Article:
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by Mark Jenkins,
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APRIL 6, 2018

In (Tepid) Defense

of Isle of Dogs


By Mark Jenkins


IT TURNS OUT that filmmaker Wes Anderson — who I've long found guilty of making movies that are fussy, slight, and tiresomely self-amused — has committed a far greater crime. His latest effort, Isle of Dogs, has dared to engage in "cultural appropriation."


This charge has been made widely, if mildly. Even Dogs's highest-profile critic, the Los Angeles Times' Justin Chang, swathed his rebuke in praise, chiding gently that Anderson's "sensitivity falters." Chang ends by calling the trash-heap-set movie "ugly in ways beyond what even its maker could have intended," a conclusion that's harsher than the argument that preceded it.


The offense of "cultural appropriation" elicits great consternation at the moment, but it's often a victimless crime. Of course some depictions of "others" are stupid, shallow, insensitive, and even demeaning. But culture is not a depletable resource. The American vogue for ramen is not causing starvation in Tokyo.


There are essentially two cases against Dogs: 1) that Westerners just aren't qualified to make movies about Japan, which is unique, homogeneous, and (ahem) inscrutable; and 2) that Anderson marginalizes his human characters by having them speak unsubtitled Japanese while the dogs "bark" in English.


The first one is easily refuted. The prosperous, independent Japanese are not an oppressed people, and Japanese culture is not in any sense "pure." Most (though not all) of Japan's "traditional" elements were originally imported from China and Korea. The country's identity since the restoration of the emperor — which happened a mere 150 years ago — borrows heavily from the U.S. and Europe. Even the word "sushi" is not Japanese (although sushi, as we now know it, is).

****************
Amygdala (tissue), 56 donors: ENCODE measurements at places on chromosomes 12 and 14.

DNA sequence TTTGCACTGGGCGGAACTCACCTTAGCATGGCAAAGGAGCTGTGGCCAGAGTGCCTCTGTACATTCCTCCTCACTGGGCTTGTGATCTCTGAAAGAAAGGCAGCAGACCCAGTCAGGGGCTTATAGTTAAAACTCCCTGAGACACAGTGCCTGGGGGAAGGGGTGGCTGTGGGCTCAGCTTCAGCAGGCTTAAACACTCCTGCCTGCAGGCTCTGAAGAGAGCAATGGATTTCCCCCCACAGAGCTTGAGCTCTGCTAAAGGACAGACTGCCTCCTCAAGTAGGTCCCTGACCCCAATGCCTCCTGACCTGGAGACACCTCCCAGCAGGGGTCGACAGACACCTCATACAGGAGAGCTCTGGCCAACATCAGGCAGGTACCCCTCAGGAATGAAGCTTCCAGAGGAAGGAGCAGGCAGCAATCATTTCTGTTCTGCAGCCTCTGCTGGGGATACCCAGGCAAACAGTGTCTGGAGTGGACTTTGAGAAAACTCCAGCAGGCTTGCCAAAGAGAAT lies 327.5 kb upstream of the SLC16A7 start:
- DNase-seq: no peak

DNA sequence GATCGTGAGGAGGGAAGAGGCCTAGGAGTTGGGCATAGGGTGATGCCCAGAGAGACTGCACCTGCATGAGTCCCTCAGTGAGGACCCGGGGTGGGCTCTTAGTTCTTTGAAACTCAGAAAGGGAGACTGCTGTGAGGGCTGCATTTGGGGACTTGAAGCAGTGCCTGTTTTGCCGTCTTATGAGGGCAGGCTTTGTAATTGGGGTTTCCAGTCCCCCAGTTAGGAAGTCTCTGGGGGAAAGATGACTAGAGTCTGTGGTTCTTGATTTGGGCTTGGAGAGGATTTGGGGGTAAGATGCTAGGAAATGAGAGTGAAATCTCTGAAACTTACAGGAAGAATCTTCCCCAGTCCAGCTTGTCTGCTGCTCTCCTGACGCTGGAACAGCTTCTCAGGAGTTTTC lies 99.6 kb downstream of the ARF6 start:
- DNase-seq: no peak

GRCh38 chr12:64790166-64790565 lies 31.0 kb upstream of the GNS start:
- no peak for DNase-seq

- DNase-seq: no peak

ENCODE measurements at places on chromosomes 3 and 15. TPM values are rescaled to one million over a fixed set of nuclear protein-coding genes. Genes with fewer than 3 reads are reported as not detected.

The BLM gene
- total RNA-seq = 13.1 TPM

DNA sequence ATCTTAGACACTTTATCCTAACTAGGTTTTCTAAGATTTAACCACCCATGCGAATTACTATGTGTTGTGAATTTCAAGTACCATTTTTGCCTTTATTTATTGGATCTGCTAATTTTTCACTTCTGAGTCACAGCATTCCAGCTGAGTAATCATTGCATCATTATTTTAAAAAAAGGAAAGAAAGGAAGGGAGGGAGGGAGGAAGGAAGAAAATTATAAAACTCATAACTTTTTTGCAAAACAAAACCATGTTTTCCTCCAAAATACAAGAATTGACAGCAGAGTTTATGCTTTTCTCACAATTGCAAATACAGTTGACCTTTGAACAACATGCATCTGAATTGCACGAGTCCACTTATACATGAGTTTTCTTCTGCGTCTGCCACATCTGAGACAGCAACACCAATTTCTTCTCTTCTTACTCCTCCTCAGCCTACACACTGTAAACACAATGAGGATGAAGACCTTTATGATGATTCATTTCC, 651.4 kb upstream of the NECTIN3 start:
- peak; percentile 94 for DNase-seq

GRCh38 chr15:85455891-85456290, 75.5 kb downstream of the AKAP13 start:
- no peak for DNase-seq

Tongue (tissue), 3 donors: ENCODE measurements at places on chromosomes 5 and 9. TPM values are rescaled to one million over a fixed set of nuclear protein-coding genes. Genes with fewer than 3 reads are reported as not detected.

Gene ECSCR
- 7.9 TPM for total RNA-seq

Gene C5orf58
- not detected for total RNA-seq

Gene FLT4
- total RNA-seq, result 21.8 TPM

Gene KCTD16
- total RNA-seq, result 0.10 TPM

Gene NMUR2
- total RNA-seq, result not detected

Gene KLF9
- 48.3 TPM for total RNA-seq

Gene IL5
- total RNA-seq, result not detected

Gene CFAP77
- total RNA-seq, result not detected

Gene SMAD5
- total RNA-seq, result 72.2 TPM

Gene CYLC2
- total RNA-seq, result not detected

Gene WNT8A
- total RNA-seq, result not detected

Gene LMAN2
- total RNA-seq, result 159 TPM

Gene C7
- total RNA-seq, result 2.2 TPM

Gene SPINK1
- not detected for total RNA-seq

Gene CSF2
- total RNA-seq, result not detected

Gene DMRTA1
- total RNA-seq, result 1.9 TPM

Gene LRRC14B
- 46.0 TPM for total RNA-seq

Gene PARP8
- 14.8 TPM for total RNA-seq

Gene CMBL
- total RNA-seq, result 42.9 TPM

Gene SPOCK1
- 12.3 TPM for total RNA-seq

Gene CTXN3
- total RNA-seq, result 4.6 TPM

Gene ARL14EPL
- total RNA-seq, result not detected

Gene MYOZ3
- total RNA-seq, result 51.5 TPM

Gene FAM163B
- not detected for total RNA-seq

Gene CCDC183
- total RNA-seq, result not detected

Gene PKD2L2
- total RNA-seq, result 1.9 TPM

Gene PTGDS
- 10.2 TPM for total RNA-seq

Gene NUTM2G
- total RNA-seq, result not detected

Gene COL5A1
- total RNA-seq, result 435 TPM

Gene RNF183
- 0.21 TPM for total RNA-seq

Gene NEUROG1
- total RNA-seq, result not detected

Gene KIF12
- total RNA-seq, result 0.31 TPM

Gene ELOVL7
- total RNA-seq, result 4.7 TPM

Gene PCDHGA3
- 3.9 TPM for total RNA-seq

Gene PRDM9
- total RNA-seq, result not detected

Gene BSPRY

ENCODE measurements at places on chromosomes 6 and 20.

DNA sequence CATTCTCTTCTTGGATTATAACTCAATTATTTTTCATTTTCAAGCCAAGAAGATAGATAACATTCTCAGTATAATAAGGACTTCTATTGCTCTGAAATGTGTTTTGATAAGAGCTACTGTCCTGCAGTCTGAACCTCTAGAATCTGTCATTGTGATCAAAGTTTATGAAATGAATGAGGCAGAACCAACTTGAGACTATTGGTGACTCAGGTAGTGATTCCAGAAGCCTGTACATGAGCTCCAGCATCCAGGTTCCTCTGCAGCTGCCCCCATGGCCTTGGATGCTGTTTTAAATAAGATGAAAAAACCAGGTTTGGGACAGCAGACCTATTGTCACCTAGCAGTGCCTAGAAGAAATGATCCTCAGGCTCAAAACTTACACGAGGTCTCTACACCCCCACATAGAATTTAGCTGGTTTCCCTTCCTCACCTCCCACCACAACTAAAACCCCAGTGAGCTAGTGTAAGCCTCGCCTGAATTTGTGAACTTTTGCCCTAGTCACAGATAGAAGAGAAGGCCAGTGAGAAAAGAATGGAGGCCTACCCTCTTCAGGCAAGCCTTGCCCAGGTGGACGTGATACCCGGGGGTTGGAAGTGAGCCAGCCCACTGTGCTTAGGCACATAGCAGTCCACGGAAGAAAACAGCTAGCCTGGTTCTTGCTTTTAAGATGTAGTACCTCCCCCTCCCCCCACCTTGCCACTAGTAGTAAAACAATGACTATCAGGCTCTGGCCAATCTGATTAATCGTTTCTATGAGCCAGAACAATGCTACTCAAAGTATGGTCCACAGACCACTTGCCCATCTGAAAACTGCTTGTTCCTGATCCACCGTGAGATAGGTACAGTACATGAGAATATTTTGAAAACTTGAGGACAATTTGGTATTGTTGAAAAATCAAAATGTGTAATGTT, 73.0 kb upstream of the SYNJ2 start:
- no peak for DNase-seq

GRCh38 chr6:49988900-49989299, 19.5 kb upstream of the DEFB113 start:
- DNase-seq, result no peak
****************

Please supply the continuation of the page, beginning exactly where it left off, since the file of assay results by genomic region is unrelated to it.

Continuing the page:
As for J-pop culture, it's utterly globalized. Japan venerates Walt Disney, the Beatles, McDonald's, and so on — while extravagantly gene-splicing their products with native DNA. It's absurd to suppose that Western filmmakers are "whitewashing" when they cast Euro-American actors to play anime-derived characters who originally had blue hair and eyes the size of dinner plates.


Sure, there have been disastrous Hollywood excursions to Japan, such as The Last Samurai. But that wasn't "racist," just silly and ahistorical. Even Lost in Translation is only about one-third deplorable.


As for the second indictment, it's sort of true. But to claim that Anderson devalues his Japanese humans is like saying that Peanuts TV specials belittle adults by reducing their speech to unintelligible mmwaa mmwaas. They do, but that's the point. Peanuts is about kids. Isle of Dogs is about dogs. (Well, anthropomorphic dogs.)


The most offensive moment in Dogs comes when the stop-action-animation crew stages a miniature A-bomb explosion. That's not especially hilarious in the only country to suffer nuclear-bomb devastation — even it's a tongue-in-cheek cartoon version of that nation and that destruction.


But then the director's last film, The Grand Budapest Hotel, was a farce set in the gathering shadows of the Holocaust, and no one seemed to mind. (The movie is based on the writing of Stefan Zweig, a Jewish Austrian who escaped Hitler, but was sufficiently burdened by the experience to kill himself in his Brazilian sanctuary in 1942.) Anderson has often demonstrated that he's amused by random, senseless violence. It's a key part of the spoiled-brat sensibility that usually earns him raves.